Milt

Another newby, what sized boat should one buy for NSW open waters?

16 posts in this topic

Hi all,

I have just moved across to the ACT after spending 2.4 years in Darwin and 4 years in Perth. I'm looking to buy a boat next year and was wondering how big does one have to go, to comfortably manage the chop in NSW south coast open waters.

In Perth a boat over 7.5m was considered necessary due it always been windy, to make the ride out more pleasant on an ordinary day, what would you recommend here?

I'm wanting to fish all year round and was also wondering is it too cold in winter for an open boat, and what fish fire up in winter that are worth the effort targeting both estuary and open water?

Thanks in advance Milt,

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Hi Milt and welcome to fishraider. I would say 5mtrs + and half cabin preferably. It does get very cold in Winter. Good luck.

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Definetly over 5 meters & each to his own but I prefer Fiberglass ( handles the chop better ) & welcome Aboard !!

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Thanks for the replies, now to research on how to cross the bar at narooma safely :-) i dare say i'll spend a bit of time on the rock wall watching how the pros do it.

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Sounds like you've plenty of experience. And Im an amature. But to state the obvious. Size isn't everything.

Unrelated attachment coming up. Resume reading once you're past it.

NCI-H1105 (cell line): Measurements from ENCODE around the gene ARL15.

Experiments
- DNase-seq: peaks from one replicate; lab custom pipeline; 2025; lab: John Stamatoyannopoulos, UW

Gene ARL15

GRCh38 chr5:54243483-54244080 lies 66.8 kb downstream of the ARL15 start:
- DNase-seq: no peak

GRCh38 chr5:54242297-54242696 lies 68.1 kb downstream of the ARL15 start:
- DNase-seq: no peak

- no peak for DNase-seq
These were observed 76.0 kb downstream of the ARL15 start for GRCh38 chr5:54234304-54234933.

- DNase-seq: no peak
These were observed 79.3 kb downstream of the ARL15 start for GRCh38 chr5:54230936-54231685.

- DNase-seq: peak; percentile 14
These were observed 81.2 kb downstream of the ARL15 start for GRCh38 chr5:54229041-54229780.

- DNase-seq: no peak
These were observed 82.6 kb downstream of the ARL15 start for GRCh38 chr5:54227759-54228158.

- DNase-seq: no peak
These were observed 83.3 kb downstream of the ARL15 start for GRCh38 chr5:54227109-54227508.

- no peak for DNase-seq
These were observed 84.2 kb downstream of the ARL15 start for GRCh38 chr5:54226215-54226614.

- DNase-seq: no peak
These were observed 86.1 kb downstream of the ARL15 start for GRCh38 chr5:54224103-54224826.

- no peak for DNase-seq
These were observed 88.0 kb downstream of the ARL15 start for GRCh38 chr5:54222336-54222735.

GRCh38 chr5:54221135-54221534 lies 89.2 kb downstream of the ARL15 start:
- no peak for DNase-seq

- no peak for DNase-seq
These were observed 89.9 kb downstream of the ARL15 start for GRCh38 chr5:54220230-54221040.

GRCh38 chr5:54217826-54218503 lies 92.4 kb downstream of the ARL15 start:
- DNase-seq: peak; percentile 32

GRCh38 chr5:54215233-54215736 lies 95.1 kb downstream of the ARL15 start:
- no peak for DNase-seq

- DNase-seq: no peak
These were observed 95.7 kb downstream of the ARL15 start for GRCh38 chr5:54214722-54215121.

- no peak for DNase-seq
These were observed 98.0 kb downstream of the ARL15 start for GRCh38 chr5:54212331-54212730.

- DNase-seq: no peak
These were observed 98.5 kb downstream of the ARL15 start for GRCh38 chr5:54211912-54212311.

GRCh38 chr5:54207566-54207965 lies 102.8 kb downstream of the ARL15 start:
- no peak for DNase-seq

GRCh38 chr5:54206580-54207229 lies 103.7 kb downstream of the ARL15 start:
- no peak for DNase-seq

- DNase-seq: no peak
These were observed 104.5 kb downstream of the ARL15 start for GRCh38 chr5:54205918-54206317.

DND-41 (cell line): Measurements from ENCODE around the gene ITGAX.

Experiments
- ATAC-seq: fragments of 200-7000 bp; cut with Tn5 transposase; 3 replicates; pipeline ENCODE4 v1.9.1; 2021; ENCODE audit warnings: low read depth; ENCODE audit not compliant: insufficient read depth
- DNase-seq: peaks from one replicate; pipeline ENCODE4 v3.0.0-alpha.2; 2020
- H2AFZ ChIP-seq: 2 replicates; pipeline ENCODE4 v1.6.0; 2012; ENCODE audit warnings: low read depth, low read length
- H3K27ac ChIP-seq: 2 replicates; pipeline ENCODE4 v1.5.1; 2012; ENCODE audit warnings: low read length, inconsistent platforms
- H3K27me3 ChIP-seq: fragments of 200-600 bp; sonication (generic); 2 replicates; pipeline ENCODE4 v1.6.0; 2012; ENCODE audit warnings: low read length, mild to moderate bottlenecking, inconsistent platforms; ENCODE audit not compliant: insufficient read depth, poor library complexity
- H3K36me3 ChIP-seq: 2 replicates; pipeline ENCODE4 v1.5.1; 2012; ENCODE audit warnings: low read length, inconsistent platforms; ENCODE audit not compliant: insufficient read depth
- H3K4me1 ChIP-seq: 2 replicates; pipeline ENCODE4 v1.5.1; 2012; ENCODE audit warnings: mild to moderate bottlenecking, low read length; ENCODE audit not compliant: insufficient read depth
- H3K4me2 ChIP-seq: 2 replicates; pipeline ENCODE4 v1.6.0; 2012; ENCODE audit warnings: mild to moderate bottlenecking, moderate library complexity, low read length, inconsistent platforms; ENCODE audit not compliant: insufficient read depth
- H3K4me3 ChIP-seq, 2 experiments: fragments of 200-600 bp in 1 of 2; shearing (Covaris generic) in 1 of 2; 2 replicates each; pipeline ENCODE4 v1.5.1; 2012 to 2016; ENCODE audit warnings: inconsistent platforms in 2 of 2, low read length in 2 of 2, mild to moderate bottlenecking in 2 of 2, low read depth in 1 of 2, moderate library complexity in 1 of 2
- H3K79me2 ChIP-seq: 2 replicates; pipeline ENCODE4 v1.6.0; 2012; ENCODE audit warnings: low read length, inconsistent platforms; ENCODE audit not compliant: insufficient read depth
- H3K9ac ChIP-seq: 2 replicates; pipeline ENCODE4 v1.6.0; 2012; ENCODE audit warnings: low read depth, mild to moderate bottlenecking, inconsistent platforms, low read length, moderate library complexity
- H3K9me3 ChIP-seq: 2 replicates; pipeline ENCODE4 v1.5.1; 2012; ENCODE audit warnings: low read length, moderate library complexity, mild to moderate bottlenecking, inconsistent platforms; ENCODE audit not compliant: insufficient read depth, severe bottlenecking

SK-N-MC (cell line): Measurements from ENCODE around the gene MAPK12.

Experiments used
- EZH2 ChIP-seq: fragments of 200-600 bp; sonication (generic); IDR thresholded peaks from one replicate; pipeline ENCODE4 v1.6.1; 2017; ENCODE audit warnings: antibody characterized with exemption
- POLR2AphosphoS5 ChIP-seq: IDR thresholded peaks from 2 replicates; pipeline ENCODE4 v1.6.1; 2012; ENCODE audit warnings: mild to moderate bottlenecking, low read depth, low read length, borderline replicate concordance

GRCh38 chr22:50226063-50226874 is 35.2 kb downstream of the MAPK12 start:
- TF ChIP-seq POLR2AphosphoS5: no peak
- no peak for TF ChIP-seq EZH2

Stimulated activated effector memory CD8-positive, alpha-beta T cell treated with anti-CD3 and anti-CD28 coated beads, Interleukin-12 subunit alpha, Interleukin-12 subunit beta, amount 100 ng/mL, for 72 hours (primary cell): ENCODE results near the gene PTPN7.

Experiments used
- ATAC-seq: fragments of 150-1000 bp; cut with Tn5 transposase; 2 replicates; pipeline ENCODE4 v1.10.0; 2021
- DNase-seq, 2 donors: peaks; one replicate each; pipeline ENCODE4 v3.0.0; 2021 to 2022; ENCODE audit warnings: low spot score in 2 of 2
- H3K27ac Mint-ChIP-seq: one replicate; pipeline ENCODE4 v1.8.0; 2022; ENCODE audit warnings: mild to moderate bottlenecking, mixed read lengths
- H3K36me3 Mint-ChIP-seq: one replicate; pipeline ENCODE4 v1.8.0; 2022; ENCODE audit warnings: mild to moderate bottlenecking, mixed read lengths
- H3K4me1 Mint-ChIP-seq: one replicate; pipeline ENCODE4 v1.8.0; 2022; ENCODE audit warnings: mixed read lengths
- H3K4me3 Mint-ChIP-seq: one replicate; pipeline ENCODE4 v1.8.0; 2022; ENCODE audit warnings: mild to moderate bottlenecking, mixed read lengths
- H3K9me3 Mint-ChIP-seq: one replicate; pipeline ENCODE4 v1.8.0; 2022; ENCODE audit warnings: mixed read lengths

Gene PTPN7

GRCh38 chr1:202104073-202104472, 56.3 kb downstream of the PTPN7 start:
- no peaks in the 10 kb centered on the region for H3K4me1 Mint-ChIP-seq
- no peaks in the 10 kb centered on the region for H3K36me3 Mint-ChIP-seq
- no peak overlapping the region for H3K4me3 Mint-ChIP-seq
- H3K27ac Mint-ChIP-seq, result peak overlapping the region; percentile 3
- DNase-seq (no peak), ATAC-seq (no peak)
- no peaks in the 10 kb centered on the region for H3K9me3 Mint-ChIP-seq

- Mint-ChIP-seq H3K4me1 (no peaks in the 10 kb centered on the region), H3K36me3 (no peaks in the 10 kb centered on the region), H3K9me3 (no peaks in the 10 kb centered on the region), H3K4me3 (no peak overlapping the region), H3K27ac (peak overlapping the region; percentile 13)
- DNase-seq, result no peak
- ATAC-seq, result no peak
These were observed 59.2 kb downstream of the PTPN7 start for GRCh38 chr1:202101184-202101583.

Hull design is just as important.

Good dead rise and and sharp front end if heading off shore. Will obviously give better speed to cover ground to get there and back . But balanced to comfort is important.

How far out and how big a waters are you wanting to tackle?

Edited by NaClH2OK9

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I think i'll settle on 5.5m and will limit my offshore trips to 15km out on those glorious days maybe 20km in another boats company. I'd love to hit a few albacore and bottom bounce some deep reef out there. One thing i will do is practice tackling the bar with a professional a number of times and get to know my boats capabilities intimately before attempting my first crossing.

i've driven a few boats in calm conditions and done allot of offshore fishing but never owned a boat. I think its about time and am looking forward to gaining as much experience as i can.

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Another consideration is the weight of the boat. A heavier boat (glass or heavy plate) will give you a better ride offshore but if your towing from ACT to Narooma and back on a regular basis you might do better with a lighter aluminium.

Not as good a ride but can use a smaller tow vehicle, have a smaller outboard and is a lot easier to launch and retrieve if on your own.

In Canberra you can join Canberra fishermans club they have fishing trips and weekends away, might be able to get some useful information from locals who fish the local area.

Bruce

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I'm saving for my first boat.The other option to aluminium or fibreglass is polyurethene. From the research I've done and considering you're looking to go offshore the 'warrior' or 'frontier' half cabin might be worth considering.